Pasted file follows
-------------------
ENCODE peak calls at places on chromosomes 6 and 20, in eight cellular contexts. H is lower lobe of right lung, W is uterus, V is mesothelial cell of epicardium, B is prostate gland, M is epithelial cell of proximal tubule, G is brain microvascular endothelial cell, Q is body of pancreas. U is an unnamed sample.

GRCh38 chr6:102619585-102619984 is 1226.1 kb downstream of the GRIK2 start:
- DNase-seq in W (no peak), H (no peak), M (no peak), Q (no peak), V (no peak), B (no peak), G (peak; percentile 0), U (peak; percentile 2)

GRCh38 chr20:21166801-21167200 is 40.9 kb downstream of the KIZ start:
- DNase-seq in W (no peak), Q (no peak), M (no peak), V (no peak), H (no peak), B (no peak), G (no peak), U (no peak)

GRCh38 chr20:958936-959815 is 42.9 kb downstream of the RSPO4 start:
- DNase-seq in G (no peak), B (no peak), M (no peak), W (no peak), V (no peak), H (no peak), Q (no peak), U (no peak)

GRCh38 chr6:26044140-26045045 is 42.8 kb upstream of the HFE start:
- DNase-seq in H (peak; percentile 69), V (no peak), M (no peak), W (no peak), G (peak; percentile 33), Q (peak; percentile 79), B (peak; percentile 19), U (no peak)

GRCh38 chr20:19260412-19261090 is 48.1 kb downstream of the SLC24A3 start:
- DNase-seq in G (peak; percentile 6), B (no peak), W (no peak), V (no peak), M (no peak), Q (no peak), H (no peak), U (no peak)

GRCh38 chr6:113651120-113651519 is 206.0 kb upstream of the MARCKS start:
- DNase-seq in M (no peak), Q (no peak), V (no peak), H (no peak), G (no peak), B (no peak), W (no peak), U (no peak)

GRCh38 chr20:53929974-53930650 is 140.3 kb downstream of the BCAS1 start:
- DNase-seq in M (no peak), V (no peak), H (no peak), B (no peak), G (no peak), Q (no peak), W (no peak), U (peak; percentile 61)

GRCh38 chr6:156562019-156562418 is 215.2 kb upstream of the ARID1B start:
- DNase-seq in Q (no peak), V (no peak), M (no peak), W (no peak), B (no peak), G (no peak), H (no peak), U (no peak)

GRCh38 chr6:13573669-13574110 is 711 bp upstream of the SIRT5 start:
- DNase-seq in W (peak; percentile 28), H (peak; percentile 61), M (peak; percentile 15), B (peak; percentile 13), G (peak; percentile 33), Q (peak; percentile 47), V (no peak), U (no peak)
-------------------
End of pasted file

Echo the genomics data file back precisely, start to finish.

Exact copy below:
ENCODE peak calls at places on chromosomes 6 and 20, in eight cellular contexts. H is lower lobe of right lung, W is uterus, V is mesothelial cell of epicardium, B is prostate gland, M is epithelial cell of proximal tubule, G is brain microvascular endothelial cell, Q is body of pancreas. U is an unnamed sample.

GRCh38 chr6:102619585-102619984 is 1226.1 kb downstream of the GRIK2 start:
- DNase-seq in W (no peak), H (no peak), M (no peak), Q (no peak), V (no peak), B (no peak), G (peak; percentile 0), U (peak; percentile 2)

GRCh38 chr20:21166801-21167200 is 40.9 kb downstream of the KIZ start:
- DNase-seq in W (no peak), Q (no peak), M (no peak), V (no peak), H (no peak), B (no peak), G (no peak), U (no peak)

GRCh38 chr20:958936-959815 is 42.9 kb downstream of the RSPO4 start:
- DNase-seq in G (no peak), B (no peak), M (no peak), W (no peak), V (no peak), H (no peak), Q (no peak), U (no peak)

GRCh38 chr6:26044140-26045045 is 42.8 kb upstream of the HFE start:
- DNase-seq in H (peak; percentile 69), V (no peak), M (no peak), W (no peak), G (peak; percentile 33), Q (peak; percentile 79), B (peak; percentile 19), U (no peak)

GRCh38 chr20:19260412-19261090 is 48.1 kb downstream of the SLC24A3 start:
- DNase-seq in G (peak; percentile 6), B (no peak), W (no peak), V (no peak), M (no peak), Q (no peak), H (no peak), U (no peak)

GRCh38 chr6:113651120-113651519 is 206.0 kb upstream of the MARCKS start:
- DNase-seq in M (no peak), Q (no peak), V (no peak), H (no peak), G (no peak), B (no peak), W (no peak), U (no peak)

GRCh38 chr20:53929974-53930650 is 140.3 kb downstream of the BCAS1 start:
- DNase-seq in M (no peak), V (no peak), H (no peak), B (no peak), G (no peak), Q (no peak), W (no peak), U (peak; percentile 61)

GRCh38 chr6:156562019-156562418 is 215.2 kb upstream of the ARID1B start:
- DNase-seq in Q (no peak), V (no peak), M (no peak), W (no peak), B (no peak), G (no peak), H (no peak), U (no peak)

GRCh38 chr6:13573669-13574110 is 711 bp upstream of the SIRT5 start:
- DNase-seq in W (peak; percentile 28), H (peak; percentile 61), M (peak; percentile 15), B (peak; percentile 13), G (peak; percentile 33), Q (peak; percentile 47), V (no peak), U (no peak)